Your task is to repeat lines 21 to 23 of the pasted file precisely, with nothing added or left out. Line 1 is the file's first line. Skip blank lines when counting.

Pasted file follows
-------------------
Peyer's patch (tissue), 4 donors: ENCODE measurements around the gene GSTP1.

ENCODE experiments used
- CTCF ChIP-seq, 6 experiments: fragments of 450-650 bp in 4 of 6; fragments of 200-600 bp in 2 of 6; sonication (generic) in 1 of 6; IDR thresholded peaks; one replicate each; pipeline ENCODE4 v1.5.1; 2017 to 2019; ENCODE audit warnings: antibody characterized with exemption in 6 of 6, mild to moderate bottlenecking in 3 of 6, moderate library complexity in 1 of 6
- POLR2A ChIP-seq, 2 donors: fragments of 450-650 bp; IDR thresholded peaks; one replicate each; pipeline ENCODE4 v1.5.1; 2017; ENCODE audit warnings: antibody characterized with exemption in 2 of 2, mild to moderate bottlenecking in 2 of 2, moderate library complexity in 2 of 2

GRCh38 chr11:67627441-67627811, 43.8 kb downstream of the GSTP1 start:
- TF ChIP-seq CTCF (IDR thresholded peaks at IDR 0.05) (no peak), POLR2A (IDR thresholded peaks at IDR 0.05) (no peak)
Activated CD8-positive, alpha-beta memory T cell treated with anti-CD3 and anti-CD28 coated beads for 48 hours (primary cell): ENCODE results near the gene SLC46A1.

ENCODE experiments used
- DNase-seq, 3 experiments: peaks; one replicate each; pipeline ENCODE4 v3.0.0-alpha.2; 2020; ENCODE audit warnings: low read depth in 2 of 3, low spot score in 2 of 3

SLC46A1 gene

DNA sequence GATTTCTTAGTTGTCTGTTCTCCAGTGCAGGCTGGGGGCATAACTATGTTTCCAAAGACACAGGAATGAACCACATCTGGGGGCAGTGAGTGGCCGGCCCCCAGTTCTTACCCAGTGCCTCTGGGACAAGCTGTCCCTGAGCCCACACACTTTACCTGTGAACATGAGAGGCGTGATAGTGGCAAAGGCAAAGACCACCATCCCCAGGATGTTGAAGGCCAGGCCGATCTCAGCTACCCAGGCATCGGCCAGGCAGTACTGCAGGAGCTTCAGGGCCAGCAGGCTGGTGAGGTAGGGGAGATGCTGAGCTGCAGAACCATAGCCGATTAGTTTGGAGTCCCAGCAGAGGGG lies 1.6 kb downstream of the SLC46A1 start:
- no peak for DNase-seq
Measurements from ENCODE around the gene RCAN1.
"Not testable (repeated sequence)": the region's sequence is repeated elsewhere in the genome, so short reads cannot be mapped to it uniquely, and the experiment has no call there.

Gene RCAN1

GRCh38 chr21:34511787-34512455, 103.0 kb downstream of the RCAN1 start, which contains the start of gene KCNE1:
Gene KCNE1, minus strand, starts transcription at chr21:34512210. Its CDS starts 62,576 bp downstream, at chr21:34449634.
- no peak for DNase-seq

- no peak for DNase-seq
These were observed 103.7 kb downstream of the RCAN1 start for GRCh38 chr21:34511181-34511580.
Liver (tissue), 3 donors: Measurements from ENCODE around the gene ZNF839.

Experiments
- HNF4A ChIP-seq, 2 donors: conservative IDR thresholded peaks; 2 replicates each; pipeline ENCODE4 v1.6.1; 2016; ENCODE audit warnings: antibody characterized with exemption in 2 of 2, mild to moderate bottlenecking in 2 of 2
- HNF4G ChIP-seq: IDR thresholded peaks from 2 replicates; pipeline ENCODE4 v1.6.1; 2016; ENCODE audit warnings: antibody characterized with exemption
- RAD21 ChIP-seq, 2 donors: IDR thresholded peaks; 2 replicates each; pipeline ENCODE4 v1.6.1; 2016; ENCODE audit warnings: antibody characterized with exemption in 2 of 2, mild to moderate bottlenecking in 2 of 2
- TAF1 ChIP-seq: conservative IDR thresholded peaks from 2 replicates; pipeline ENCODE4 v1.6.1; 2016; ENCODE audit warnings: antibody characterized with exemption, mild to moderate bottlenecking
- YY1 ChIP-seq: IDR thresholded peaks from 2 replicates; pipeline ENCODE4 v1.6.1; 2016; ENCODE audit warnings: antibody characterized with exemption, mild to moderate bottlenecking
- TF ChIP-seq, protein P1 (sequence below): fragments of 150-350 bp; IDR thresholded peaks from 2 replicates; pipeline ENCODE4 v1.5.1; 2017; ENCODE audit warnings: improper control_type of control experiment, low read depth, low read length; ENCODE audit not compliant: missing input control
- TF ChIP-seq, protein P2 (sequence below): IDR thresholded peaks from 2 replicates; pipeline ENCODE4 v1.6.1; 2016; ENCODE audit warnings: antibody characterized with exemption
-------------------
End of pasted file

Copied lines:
Liver (tissue), 3 donors: Measurements from ENCODE around the gene ZNF839.

Experiments
- HNF4A ChIP-seq, 2 donors: conservative IDR thresholded peaks; 2 replicates each; pipeline ENCODE4 v1.6.1; 2016; ENCODE audit warnings: antibody characterized with exemption in 2 of 2, mild to moderate bottlenecking in 2 of 2